Speaking of not pretty results, I am not a science guy, but to see even medical professionals confused by what constitutes a performance-enhancing substance is not encouraging. In an already corrupt sport, we are providing another way to add to the corruption. Now, it is dangerously easy to get out a fight, or reverse any reult we don't like, by simply perverting the results of a drug test.
Speaking of drugs, I personally do not want results from a Johnny Tapia autopsy. If it turns out that it was drugs, or a cumulative collapse from years of drug abuse, it will be no surprise. Nor will any additional lesson be learned. If it turns out to be something random, like a heart defect, how depressing would that be... for a man who had overcome so much? There is no happy ending to most autopsy results, and unless you suspect foul play, in this case, it is unnecessary.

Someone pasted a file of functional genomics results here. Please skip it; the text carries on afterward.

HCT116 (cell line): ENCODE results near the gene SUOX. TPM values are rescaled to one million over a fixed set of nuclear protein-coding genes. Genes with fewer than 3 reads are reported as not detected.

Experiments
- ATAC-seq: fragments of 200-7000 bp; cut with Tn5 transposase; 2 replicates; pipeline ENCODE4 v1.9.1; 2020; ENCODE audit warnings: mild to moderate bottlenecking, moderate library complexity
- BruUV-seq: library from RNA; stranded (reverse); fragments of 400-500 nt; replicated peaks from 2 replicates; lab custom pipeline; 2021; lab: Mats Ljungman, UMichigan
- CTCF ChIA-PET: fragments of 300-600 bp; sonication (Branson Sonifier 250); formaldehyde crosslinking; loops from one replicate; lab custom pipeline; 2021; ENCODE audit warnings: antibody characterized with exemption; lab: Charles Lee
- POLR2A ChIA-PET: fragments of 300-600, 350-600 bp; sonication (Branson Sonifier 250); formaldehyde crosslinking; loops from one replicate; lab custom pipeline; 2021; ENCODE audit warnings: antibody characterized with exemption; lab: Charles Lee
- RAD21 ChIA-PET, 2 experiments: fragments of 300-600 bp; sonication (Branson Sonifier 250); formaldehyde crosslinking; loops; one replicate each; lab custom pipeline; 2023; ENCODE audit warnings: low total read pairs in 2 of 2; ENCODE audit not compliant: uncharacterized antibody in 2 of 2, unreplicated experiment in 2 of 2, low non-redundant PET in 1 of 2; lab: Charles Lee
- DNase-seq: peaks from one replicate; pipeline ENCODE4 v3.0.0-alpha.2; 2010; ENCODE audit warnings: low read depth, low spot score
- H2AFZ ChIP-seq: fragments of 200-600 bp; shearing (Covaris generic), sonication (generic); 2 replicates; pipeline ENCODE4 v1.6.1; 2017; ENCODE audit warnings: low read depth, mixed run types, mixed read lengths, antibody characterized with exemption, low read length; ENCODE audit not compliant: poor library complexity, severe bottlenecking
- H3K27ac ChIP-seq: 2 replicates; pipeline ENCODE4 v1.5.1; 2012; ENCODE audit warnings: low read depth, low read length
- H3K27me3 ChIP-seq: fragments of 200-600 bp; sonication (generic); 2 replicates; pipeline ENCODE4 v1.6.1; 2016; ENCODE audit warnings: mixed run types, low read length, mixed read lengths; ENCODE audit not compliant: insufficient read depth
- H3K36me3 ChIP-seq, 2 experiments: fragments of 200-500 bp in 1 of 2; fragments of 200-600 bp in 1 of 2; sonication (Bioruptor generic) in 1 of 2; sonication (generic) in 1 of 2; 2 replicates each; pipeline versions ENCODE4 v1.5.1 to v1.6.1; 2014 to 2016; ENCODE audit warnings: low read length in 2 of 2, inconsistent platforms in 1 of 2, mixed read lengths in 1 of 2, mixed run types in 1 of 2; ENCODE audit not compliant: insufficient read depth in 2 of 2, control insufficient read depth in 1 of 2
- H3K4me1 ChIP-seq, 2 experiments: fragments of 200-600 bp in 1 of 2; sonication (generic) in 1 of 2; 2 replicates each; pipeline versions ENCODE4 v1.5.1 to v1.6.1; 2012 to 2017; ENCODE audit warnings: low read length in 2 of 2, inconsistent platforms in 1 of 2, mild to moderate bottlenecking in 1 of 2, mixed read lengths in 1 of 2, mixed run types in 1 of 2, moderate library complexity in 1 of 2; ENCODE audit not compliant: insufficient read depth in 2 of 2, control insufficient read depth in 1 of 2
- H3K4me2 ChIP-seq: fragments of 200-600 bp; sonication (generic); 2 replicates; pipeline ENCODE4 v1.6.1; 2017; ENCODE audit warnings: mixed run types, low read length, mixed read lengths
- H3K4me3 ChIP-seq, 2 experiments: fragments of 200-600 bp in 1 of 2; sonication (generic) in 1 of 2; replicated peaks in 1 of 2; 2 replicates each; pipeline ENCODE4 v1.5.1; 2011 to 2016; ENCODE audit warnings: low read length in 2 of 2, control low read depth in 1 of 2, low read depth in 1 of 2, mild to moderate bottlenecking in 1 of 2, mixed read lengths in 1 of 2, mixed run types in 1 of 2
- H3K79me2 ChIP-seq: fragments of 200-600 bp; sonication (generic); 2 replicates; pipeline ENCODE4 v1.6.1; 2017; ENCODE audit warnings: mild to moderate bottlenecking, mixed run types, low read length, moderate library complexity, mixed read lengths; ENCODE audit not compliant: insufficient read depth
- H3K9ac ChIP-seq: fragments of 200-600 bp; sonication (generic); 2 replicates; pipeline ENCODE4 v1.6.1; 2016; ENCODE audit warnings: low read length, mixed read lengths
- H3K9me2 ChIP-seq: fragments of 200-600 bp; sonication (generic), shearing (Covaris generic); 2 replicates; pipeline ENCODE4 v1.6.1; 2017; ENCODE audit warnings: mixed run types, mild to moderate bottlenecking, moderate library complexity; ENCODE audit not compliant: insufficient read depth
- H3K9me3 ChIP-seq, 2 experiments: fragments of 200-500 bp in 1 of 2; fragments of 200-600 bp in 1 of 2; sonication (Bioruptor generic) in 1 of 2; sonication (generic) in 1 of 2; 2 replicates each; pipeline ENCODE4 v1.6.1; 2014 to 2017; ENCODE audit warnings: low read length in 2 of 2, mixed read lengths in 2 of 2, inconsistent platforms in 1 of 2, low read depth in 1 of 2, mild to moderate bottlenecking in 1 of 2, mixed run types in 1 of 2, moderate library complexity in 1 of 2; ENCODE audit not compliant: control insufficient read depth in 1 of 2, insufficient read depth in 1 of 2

Speaking of necessary, Berto-Ortiz 2, and Khan-Bradley are both necessary fights. We may have been distracted from them for the moment, but they will, and need to happen. Barring a career ending injury, I don't see how these men can avoid one another. Eventually the winners should face each other. Whether or not Pacquiao and Mayweather ever fight, they will not be around much longer, and the talent is there to usher us into a great era at 140-154lbs. And after the start we've had to 2012, the fans deserve it.
Speaking of the fans, I love it when fans put aside their racist cheering policies to respect an old champion. The groans let out by Canelo's fans every time Mosley was seriously tagged by him, spoke louder than any attendance numbers about how much respect Shane Mosley had in the Chicano community. He came up through So Cal, had great wars, and fought offensively with heart (usually), speed, power, and took on every challenge. Sounds like I am talking about a Chicano fighter, doesn't it? If there was any justice, his statue would be at Staples Center in Los Angeles, instead of De La Hoya. He beat two Mexican favorites, when he as expected to lose, in front of record crowds in that building. In fact, before the loss to Alvarez, he had never lost to a Mexican fighter.